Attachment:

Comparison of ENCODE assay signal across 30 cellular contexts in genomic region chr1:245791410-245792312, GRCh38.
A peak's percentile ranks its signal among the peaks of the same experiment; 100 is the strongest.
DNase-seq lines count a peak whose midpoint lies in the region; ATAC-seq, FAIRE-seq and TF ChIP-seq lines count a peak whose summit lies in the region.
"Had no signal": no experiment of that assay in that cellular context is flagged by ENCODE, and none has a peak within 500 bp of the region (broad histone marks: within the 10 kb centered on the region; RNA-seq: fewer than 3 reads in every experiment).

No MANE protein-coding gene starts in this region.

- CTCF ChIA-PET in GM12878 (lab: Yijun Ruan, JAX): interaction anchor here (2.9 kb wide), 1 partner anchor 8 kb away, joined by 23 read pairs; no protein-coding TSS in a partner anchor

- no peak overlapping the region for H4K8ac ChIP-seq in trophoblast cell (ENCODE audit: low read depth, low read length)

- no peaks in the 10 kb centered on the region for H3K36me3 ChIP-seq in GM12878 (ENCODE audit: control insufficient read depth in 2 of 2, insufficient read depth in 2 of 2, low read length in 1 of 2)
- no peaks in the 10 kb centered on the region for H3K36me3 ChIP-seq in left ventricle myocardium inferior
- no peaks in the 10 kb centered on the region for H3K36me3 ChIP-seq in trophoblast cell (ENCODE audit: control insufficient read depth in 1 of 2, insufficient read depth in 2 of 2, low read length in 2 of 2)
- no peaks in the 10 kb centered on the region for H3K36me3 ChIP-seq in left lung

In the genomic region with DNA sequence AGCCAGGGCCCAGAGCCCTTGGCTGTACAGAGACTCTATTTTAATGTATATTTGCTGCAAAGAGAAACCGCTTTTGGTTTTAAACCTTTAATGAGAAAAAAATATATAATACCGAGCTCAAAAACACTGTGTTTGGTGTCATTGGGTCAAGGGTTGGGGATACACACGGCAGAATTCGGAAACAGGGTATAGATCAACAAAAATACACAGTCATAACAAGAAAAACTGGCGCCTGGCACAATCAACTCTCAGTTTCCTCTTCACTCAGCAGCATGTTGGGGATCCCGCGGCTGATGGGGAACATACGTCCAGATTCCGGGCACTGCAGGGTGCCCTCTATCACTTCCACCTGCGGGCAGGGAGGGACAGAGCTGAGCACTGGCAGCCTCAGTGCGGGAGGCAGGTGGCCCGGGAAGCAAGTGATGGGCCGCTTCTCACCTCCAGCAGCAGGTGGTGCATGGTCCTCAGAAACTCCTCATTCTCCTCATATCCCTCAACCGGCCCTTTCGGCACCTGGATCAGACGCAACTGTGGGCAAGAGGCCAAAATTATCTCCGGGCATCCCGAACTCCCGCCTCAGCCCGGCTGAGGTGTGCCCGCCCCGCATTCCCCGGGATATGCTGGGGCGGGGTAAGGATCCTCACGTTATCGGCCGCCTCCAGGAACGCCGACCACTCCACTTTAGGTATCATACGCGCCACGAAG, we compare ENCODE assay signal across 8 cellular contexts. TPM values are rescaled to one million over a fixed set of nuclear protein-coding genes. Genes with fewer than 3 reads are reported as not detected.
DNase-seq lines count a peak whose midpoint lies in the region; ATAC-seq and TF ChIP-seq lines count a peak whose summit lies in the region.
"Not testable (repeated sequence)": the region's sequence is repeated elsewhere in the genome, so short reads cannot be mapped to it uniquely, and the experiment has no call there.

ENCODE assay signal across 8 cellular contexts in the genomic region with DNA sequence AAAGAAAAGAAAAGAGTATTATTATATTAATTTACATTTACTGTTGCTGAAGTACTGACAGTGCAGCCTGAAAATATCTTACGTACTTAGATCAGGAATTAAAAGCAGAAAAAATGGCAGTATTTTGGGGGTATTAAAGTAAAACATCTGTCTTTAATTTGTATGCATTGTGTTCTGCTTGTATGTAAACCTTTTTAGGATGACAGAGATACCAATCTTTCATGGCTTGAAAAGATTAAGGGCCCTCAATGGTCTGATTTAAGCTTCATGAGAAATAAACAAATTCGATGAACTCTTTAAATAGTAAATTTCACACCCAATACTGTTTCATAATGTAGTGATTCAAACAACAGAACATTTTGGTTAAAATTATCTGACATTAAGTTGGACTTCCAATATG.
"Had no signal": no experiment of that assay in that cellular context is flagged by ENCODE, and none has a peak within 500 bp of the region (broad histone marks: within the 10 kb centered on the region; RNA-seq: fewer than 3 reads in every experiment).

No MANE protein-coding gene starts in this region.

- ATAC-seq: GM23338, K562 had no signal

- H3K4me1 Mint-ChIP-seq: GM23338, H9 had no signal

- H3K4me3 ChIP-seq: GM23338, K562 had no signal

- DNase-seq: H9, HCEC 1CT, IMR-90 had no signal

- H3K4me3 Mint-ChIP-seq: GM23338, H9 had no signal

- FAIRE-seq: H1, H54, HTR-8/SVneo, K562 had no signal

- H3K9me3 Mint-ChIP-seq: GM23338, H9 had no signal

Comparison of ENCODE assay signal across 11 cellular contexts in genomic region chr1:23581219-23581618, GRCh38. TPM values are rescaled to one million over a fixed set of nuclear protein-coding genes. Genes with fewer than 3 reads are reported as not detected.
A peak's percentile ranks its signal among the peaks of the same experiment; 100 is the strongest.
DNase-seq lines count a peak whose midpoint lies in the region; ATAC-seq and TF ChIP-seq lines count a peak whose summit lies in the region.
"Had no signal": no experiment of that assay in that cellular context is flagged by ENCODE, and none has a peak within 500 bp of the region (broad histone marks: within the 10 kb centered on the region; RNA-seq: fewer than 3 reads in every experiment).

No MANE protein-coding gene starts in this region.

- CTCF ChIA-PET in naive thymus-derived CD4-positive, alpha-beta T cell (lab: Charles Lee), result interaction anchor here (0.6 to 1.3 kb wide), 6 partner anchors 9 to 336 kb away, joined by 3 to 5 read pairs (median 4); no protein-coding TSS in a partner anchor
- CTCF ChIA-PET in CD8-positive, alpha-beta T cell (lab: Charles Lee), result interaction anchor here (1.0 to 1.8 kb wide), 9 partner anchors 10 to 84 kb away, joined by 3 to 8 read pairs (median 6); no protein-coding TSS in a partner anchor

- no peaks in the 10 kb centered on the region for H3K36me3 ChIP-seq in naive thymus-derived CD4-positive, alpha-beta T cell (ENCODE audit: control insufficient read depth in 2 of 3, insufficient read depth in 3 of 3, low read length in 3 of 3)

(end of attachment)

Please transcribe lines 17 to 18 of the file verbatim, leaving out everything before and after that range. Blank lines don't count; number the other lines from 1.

No MANE protein-coding gene starts in this region.

- ATAC-seq: GM23338, K562 had no signal